Will ElBaradei Run for President of Egypt?

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Gero Breloer / AP

Former U.N. nuclear chief Mohamed ElBaradei

Egyptian activists, most of them young, were out in force in the midday sun on Friday, Feb. 19, their flags and posters raised high, their chants rippling across the pavement at the arrival terminal of Cairo International Airport. They had come out in a startling show of support for a candidate who has yet to declare his candidacy for the presidency of Egypt.

Indeed, Mohamed ElBaradei, who until recently held the top position at the International Atomic Energy Agency (IAEA), hasn't yet decided to run in Egypt's upcoming presidential election. But a campaign on his behalf has started anyway. And on Friday, hundreds of Egyptians — rallied by Facebook and opposition newspapers — filled the street in front of the airport's arrival hall, awaiting the Egyptian diplomat's first return to his home country since his retirement from the IAEA last year, and chanted, "We will not accept inheritance. Raise your voice — ElBaradei will be President."

Egypt has what appear to be democratic processes, but it's hardly a democracy. President Hosni Mubarak has held on to power for 28 years and has been subject to only one multicandidate election, held in 2005, which international monitors say was marred by fraud. Mubarak, 81, has not yet said whether he will run in the next election, slated for 2011. But it is widely believed that he is grooming his son Gamal to take the reins if he doesn't. The prospect of a monarchical transition of power riles many in the country of 80 million, where the President is unpopular but opposition groups are routinely stifled.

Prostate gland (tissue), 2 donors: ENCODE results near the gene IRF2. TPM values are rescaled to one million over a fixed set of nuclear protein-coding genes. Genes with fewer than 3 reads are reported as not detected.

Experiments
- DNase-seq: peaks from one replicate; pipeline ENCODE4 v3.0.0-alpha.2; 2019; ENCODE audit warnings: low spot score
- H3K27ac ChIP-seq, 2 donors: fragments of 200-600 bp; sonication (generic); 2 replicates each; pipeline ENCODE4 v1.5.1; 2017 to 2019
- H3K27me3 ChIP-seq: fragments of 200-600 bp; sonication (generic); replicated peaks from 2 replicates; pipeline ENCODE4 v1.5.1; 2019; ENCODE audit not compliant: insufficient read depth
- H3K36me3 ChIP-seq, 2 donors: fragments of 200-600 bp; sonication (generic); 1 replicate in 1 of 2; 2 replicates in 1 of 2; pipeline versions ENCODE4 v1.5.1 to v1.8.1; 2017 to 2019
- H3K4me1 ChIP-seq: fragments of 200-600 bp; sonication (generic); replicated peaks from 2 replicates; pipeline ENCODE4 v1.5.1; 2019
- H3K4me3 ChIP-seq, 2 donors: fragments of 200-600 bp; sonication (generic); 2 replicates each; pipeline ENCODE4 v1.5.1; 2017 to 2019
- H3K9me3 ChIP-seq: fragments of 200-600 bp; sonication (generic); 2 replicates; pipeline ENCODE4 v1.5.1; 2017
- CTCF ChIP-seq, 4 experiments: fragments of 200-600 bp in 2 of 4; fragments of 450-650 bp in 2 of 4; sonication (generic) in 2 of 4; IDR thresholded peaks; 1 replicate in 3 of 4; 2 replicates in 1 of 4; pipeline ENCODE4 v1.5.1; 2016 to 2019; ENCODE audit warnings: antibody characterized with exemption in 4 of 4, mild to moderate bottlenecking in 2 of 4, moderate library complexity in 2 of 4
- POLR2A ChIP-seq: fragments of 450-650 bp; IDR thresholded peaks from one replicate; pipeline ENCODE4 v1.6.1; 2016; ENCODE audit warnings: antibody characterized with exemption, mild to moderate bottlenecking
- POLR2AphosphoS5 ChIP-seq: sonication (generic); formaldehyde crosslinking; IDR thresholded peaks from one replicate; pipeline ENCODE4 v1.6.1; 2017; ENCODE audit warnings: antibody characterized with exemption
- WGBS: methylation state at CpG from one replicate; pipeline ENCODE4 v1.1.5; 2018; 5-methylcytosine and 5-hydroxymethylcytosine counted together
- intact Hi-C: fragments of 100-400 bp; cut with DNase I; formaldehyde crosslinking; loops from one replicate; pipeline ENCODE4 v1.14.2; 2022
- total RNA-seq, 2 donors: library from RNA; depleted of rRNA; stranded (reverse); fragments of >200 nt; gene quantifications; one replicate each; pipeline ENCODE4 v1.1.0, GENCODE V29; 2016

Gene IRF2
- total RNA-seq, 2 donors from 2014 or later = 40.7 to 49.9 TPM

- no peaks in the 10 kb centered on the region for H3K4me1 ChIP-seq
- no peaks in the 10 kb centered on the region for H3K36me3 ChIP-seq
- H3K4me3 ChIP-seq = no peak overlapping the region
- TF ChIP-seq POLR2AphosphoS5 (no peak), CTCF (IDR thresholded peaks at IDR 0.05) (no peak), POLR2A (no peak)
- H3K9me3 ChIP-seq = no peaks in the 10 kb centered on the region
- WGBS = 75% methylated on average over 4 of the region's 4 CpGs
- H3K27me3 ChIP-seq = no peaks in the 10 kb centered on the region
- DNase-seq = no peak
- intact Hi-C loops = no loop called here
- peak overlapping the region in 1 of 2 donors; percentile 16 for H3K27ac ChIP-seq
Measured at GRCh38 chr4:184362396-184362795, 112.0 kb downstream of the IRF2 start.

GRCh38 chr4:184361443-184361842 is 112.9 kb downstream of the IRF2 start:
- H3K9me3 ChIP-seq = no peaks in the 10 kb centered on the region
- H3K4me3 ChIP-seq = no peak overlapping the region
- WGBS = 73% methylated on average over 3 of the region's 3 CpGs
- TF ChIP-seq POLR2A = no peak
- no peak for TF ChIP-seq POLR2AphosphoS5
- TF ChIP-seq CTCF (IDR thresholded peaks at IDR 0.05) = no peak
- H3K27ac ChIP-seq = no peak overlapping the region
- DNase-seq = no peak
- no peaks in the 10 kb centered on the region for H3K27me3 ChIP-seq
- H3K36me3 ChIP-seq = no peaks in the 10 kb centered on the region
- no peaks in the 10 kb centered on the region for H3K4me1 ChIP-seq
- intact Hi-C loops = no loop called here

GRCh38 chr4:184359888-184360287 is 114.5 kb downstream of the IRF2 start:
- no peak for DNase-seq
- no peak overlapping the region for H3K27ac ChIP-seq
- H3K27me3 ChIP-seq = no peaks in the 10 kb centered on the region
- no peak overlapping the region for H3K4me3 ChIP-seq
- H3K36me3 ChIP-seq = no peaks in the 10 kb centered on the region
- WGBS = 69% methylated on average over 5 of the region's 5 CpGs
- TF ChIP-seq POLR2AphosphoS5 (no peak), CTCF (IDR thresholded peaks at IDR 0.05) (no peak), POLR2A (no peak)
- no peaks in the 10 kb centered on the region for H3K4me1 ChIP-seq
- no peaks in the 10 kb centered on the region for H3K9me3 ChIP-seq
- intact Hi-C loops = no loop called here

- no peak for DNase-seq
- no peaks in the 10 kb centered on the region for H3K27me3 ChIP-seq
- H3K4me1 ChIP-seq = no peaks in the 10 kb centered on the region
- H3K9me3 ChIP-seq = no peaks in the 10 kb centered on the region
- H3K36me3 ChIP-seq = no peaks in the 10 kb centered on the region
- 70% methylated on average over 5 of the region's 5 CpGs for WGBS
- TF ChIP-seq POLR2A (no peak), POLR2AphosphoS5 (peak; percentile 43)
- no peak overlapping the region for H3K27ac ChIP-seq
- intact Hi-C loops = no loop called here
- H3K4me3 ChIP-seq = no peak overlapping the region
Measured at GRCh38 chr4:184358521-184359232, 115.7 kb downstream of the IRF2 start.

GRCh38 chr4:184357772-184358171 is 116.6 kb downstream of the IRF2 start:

But if ElBaradei runs, this may be the first election in which the opposition groups can present a viable alternative candidate. ElBaradei has broad appeal as a well-established and respected public figure whose career flourished far from the bounds of corrupt regime politics. "We are not just liberal people coming here," said Baha' Ahmed, a pharmacist standing in the crowd with his elderly mother. "People from all over are coming. Not only liberals, but people from all over Egypt, as ElBaradei is very independent politically."

Indeed, the roars of the crowd oscillated throughout the afternoon between chants for ElBaradei and condemnations of Mubarak. Some admitted that their support for the returning diplomat was rooted entirely in their opposition to the current President. "We love Egypt, but we hate the government. Believe me, all Egyptians hate Hosni Mubarak," said Ayman Helman, a clothing-store manager who was draped in an Egyptian flag. Behind him, a crowd chanted, "Egypt has 1,000 alternatives. And ElBaradei is the evidence ... Hey ElBaradei, there's no going back."

In a country where political demonstrations require official permission and signs of popular unrest are regularly greeted with swarms of riot police, the ElBaradei reception was remarkable. Crowds gathered, chanted, called for an end to Mubarak and even entered the airport. And there were no riot shields in sight. "Mohamed ElBaradei is an international figure," says Samer Shehata, an assistant professor of Arab politics at Georgetown University. "Although I wouldn't put it past the regime, it would be a media blunder to greet him with scores of riot police trying to block supporters from showing their appreciation and welcoming him back to Egypt."